1. Ability to Find the Right Partner

Unlike traditional business loans that require a borrower to prove creditworthiness, angel investors want to see a business’s potential for rapid growth and profitability. This depends as much on the ability of the business owner to find the right angel investor as it does his or her ability to sell the company’s vision.

2. Willingness to Take on an Investor

Angel investors who invest in your business will also become your “partners”. As partners, they’ll typically want to be included in the company’s planning process and require various updates and proprietary business information. Companies who don’t want this type of investor input should look elsewhere for startup financing.

What Angel Investors Look For in a Company

Normally, angel investors care about the quality, commitment, passion, and integrity of the founders themselves. However, they’ll also take into consideration the business’s market opportunity as well as the company’s growth potential. The following are the typical things that most angel investors look for in a company:

The following are the typical things that most angel investors look for in a company:

1. An Experience Team

Angel investors are more likely to invest in people rather than ideas. This is because many early-stage companies change their business plan over time. Angel investors want to work with people who are skillful, knowledgeable, and can be trusted. This helps ensure that their ideas align with that of the business owners’.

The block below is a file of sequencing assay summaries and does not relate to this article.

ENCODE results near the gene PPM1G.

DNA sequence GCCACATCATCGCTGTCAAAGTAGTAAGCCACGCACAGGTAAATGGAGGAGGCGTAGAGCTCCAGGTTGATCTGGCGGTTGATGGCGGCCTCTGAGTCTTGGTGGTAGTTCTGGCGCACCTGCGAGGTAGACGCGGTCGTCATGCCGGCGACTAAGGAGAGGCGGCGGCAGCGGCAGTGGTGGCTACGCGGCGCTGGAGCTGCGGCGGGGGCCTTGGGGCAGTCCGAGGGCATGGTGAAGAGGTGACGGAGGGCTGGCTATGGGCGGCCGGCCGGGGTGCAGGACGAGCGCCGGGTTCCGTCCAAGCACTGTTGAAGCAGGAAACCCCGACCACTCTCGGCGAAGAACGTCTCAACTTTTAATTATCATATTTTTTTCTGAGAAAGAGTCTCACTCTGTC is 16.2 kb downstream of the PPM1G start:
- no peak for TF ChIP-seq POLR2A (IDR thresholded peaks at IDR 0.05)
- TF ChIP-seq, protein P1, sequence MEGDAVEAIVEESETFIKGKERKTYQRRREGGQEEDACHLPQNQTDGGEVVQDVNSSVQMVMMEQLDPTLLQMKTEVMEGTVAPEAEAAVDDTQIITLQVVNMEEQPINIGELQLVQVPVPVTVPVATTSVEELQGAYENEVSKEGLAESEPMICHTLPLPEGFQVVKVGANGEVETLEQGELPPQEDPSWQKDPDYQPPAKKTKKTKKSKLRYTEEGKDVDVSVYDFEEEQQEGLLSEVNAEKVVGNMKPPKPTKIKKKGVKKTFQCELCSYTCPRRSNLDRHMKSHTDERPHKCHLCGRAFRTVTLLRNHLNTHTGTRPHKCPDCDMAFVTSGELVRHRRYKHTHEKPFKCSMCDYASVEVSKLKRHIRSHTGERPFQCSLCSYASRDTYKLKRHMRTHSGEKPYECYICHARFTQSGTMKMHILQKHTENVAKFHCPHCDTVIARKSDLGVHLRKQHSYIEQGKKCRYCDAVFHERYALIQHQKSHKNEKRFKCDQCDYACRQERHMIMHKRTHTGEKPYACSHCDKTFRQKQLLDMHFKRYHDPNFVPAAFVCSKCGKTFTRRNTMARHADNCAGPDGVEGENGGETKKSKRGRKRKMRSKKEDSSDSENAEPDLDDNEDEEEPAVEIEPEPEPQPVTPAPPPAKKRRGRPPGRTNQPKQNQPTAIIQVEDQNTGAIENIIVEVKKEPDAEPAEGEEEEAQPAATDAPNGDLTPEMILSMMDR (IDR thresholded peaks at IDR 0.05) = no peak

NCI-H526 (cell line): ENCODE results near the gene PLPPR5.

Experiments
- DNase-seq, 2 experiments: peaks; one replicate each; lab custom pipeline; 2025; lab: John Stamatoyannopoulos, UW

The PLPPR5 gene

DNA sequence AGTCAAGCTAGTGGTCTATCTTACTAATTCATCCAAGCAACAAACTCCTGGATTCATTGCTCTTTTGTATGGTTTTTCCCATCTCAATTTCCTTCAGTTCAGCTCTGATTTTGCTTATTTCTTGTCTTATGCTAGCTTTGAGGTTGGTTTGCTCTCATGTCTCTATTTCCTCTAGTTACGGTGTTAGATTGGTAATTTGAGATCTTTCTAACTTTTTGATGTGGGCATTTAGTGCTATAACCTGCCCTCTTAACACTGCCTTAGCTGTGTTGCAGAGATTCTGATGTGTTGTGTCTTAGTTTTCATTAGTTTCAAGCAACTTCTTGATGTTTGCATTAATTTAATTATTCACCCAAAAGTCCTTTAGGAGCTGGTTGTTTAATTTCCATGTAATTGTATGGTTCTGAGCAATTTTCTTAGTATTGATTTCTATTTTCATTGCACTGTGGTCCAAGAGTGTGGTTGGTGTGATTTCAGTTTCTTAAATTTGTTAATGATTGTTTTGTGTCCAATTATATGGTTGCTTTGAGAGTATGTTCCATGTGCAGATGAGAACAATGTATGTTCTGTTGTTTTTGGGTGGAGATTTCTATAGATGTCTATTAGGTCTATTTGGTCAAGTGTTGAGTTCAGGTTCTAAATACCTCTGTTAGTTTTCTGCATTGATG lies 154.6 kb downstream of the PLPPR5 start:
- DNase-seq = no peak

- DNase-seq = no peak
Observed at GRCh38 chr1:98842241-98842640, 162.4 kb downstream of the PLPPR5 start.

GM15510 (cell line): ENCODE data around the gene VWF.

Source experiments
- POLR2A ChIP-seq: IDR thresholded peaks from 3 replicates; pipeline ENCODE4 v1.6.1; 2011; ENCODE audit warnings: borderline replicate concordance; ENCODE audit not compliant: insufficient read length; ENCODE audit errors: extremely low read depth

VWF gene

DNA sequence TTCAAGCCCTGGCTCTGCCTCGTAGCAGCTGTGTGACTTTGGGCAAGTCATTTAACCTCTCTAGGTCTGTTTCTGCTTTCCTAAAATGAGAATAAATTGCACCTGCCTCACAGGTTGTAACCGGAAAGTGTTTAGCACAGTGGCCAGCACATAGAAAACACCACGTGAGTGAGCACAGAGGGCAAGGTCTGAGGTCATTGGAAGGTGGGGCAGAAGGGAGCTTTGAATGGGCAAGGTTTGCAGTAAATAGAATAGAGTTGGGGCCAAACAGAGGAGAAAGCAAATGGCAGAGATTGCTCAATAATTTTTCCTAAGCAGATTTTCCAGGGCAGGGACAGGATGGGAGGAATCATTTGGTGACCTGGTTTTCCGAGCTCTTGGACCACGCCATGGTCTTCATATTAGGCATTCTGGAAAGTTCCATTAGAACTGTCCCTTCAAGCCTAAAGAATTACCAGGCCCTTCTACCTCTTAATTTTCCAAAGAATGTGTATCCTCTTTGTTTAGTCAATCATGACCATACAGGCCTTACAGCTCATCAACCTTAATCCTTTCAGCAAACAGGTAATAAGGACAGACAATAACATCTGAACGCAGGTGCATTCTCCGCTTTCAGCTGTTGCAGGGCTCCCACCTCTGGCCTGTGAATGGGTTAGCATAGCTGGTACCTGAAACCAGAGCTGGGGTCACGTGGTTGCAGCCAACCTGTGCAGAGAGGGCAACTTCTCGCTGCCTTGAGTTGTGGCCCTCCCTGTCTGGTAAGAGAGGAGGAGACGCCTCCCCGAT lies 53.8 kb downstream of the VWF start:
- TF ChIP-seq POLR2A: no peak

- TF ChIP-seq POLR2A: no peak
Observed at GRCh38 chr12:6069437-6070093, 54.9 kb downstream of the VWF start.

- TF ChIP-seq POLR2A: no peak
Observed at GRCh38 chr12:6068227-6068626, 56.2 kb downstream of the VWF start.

2. A Clearly-Defined Business Plan

Entrepreneurs need to have a clear and complete business plan and most angel investors want to see an evidence that the business is moving towards that plan. Almost all angel investors know that the plan will probably change over time. Still, having a strong initial direction is important for early-stage investors like angels.

3. An Appropriate Valuation

Angel investors want a business to negotiate an appropriate valuation with reasonable terms. There are a number of factors that affect valuation, such as the founder’s experience, the scope of the business opportunity, the desired investment amount, as well as any company revenues or profits.

What's more, entrepreneurs are expected to prepare the following during the first few meetings with an angel investor:

  • A clearly articulated elevator pitch for the business, which includes a brief summary of a business.
  • A prototype or working model of the product or service, which includes a demonstration working demonstrations.